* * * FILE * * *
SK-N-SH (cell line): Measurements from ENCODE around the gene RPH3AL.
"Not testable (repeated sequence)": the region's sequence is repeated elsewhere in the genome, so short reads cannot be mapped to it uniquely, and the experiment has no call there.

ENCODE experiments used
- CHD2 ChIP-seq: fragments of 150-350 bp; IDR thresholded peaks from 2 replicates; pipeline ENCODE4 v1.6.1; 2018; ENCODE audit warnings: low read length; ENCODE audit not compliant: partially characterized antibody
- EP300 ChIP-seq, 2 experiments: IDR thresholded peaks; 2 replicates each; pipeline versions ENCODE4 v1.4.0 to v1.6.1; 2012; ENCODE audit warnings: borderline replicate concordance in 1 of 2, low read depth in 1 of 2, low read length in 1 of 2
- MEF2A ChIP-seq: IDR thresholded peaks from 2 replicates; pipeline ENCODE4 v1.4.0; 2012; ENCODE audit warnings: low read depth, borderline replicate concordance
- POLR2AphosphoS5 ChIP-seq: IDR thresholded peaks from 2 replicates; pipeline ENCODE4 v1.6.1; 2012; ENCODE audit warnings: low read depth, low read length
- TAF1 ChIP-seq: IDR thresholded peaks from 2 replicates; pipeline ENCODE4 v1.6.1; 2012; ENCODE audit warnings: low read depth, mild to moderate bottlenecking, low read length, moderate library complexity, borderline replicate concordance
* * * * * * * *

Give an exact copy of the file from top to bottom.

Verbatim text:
SK-N-SH (cell line): Measurements from ENCODE around the gene RPH3AL.
"Not testable (repeated sequence)": the region's sequence is repeated elsewhere in the genome, so short reads cannot be mapped to it uniquely, and the experiment has no call there.

ENCODE experiments used
- CHD2 ChIP-seq: fragments of 150-350 bp; IDR thresholded peaks from 2 replicates; pipeline ENCODE4 v1.6.1; 2018; ENCODE audit warnings: low read length; ENCODE audit not compliant: partially characterized antibody
- EP300 ChIP-seq, 2 experiments: IDR thresholded peaks; 2 replicates each; pipeline versions ENCODE4 v1.4.0 to v1.6.1; 2012; ENCODE audit warnings: borderline replicate concordance in 1 of 2, low read depth in 1 of 2, low read length in 1 of 2
- MEF2A ChIP-seq: IDR thresholded peaks from 2 replicates; pipeline ENCODE4 v1.4.0; 2012; ENCODE audit warnings: low read depth, borderline replicate concordance
- POLR2AphosphoS5 ChIP-seq: IDR thresholded peaks from 2 replicates; pipeline ENCODE4 v1.6.1; 2012; ENCODE audit warnings: low read depth, low read length
- TAF1 ChIP-seq: IDR thresholded peaks from 2 replicates; pipeline ENCODE4 v1.6.1; 2012; ENCODE audit warnings: low read depth, mild to moderate bottlenecking, low read length, moderate library complexity, borderline replicate concordance